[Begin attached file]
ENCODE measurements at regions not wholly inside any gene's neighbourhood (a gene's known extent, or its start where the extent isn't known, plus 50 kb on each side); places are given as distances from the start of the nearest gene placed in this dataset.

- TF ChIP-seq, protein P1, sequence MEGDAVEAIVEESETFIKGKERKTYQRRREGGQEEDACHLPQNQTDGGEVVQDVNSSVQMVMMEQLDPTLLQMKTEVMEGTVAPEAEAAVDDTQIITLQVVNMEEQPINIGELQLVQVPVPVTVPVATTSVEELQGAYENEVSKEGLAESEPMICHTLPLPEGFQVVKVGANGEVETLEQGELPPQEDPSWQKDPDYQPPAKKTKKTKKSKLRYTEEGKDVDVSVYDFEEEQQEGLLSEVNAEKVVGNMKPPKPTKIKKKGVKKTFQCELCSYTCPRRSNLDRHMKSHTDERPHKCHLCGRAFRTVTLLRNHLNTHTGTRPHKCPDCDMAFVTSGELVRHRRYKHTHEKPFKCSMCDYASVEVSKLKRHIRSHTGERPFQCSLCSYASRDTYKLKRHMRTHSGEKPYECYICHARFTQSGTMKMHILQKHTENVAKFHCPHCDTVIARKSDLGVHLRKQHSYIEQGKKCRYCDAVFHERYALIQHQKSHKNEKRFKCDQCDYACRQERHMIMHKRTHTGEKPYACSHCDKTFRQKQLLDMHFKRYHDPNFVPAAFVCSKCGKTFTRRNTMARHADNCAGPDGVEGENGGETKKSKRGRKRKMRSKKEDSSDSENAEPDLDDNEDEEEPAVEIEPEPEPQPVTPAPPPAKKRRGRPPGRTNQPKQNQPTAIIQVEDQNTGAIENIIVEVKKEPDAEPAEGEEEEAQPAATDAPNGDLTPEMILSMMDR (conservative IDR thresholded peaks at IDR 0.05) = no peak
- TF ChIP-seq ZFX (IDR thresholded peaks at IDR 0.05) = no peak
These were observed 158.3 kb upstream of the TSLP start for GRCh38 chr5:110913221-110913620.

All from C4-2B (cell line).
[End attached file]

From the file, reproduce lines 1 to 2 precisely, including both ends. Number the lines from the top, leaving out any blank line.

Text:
ENCODE measurements at regions not wholly inside any gene's neighbourhood (a gene's known extent, or its start where the extent isn't known, plus 50 kb on each side); places are given as distances from the start of the nearest gene placed in this dataset.

- TF ChIP-seq, protein P1, sequence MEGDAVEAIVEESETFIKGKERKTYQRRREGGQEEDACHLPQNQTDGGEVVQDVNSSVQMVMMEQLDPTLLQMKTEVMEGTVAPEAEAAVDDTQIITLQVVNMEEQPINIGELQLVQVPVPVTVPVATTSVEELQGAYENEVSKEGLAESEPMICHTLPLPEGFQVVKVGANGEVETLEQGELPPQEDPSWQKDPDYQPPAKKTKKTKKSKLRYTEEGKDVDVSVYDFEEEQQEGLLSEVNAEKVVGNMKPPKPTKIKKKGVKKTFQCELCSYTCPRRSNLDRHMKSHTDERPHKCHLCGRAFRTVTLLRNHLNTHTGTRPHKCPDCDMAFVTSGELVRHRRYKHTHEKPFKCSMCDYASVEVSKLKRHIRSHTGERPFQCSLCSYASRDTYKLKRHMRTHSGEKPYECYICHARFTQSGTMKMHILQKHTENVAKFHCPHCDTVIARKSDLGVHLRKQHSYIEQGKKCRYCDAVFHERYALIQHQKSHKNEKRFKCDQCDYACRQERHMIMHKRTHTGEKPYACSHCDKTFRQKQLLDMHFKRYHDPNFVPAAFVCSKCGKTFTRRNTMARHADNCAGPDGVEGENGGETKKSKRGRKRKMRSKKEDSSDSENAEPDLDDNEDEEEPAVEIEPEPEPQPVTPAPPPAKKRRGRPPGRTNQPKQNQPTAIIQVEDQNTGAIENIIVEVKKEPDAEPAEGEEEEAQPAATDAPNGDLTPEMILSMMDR (conservative IDR thresholded peaks at IDR 0.05) = no peak